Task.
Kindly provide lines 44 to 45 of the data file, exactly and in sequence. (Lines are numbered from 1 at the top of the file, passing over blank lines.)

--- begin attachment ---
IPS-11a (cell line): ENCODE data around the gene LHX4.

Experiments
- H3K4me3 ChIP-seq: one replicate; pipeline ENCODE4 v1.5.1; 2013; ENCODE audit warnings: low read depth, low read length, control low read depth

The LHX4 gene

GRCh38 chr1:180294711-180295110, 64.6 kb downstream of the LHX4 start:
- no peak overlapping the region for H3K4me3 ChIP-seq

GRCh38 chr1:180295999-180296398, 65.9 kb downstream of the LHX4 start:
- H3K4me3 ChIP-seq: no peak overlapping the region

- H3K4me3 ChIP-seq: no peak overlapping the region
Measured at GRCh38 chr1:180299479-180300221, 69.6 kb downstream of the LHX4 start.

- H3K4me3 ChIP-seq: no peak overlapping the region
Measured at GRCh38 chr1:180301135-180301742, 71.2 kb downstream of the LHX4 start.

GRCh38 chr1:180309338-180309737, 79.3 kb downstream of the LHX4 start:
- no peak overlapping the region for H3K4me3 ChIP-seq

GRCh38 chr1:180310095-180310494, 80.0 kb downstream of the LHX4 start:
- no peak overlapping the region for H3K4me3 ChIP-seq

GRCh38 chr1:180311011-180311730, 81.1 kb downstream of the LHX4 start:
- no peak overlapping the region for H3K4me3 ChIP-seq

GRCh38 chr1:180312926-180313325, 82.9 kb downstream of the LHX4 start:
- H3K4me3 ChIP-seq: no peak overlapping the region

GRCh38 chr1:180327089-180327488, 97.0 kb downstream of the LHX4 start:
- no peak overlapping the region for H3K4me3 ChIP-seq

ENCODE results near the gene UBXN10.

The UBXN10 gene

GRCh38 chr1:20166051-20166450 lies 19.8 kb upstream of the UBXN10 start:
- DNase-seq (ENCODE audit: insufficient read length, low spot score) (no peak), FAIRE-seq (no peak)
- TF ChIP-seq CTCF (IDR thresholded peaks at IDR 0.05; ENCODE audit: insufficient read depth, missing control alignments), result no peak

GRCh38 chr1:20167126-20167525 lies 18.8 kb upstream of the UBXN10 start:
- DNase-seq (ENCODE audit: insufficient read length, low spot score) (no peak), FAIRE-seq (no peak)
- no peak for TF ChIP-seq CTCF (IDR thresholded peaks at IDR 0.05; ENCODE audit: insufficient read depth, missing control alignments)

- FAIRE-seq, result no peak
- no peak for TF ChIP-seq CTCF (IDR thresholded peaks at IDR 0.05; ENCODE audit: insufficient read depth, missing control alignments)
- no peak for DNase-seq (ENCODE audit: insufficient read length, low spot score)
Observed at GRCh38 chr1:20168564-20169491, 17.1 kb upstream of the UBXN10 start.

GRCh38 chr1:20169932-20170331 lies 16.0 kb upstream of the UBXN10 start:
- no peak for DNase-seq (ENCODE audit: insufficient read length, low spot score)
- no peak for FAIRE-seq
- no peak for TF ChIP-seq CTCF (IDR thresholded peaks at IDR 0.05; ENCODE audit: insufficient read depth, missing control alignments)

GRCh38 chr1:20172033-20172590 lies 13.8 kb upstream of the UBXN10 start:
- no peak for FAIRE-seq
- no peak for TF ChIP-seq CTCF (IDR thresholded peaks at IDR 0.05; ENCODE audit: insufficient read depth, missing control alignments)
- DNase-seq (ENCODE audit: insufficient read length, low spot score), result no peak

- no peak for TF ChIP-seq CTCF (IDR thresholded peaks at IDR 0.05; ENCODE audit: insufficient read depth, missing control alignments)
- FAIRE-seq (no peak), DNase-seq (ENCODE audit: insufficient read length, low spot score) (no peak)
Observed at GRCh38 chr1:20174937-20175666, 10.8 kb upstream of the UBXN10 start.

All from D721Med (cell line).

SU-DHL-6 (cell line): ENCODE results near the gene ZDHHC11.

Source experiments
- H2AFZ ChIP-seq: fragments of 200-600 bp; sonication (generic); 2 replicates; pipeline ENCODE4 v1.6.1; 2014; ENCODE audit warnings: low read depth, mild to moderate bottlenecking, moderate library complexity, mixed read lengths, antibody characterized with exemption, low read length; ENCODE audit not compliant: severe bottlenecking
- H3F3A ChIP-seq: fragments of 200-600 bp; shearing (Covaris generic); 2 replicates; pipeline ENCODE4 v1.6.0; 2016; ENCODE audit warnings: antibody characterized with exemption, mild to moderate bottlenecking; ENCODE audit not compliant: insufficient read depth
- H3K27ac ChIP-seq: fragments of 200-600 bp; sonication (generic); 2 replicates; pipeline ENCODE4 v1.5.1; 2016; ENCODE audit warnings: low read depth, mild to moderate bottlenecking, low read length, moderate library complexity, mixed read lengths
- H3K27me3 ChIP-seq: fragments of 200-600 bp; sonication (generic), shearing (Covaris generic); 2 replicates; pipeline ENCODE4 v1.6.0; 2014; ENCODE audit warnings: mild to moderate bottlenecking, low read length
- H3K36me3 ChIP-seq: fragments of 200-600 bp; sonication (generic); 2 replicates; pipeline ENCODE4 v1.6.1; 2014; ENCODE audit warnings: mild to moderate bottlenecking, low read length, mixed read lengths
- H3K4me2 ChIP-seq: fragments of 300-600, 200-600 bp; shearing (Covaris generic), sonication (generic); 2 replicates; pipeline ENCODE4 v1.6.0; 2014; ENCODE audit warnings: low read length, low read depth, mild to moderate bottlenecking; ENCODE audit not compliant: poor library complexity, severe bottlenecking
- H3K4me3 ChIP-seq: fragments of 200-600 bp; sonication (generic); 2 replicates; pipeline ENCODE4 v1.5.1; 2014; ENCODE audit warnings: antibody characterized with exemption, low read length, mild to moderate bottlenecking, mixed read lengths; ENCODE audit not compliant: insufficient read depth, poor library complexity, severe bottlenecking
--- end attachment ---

- FAIRE-seq (no peak), DNase-seq (ENCODE audit: insufficient read length, low spot score) (no peak)
Observed at GRCh38 chr1:20174937-20175666, 10.8 kb upstream of the UBXN10 start.